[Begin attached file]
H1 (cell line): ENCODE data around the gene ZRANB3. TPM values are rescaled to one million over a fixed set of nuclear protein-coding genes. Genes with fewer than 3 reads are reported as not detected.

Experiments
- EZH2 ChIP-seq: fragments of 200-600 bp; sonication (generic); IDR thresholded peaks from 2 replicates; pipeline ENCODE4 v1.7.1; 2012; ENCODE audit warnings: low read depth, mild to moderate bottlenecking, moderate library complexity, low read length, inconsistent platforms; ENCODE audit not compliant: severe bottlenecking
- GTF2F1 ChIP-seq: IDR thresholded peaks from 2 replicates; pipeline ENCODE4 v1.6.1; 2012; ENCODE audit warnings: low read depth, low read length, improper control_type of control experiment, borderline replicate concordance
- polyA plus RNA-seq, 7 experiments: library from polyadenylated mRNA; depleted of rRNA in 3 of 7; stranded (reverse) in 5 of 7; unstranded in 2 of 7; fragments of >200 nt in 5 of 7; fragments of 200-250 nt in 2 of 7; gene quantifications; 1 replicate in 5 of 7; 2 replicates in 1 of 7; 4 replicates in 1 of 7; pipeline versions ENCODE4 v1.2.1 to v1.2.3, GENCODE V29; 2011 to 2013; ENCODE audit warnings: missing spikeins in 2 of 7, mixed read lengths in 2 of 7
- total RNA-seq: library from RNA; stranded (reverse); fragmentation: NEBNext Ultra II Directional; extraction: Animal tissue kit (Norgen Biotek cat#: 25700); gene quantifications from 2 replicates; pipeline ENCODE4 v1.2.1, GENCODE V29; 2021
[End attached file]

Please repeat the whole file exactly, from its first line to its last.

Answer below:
H1 (cell line): ENCODE data around the gene ZRANB3. TPM values are rescaled to one million over a fixed set of nuclear protein-coding genes. Genes with fewer than 3 reads are reported as not detected.

Experiments
- EZH2 ChIP-seq: fragments of 200-600 bp; sonication (generic); IDR thresholded peaks from 2 replicates; pipeline ENCODE4 v1.7.1; 2012; ENCODE audit warnings: low read depth, mild to moderate bottlenecking, moderate library complexity, low read length, inconsistent platforms; ENCODE audit not compliant: severe bottlenecking
- GTF2F1 ChIP-seq: IDR thresholded peaks from 2 replicates; pipeline ENCODE4 v1.6.1; 2012; ENCODE audit warnings: low read depth, low read length, improper control_type of control experiment, borderline replicate concordance
- polyA plus RNA-seq, 7 experiments: library from polyadenylated mRNA; depleted of rRNA in 3 of 7; stranded (reverse) in 5 of 7; unstranded in 2 of 7; fragments of >200 nt in 5 of 7; fragments of 200-250 nt in 2 of 7; gene quantifications; 1 replicate in 5 of 7; 2 replicates in 1 of 7; 4 replicates in 1 of 7; pipeline versions ENCODE4 v1.2.1 to v1.2.3, GENCODE V29; 2011 to 2013; ENCODE audit warnings: missing spikeins in 2 of 7, mixed read lengths in 2 of 7
- total RNA-seq: library from RNA; stranded (reverse); fragmentation: NEBNext Ultra II Directional; extraction: Animal tissue kit (Norgen Biotek cat#: 25700); gene quantifications from 2 replicates; pipeline ENCODE4 v1.2.1, GENCODE V29; 2021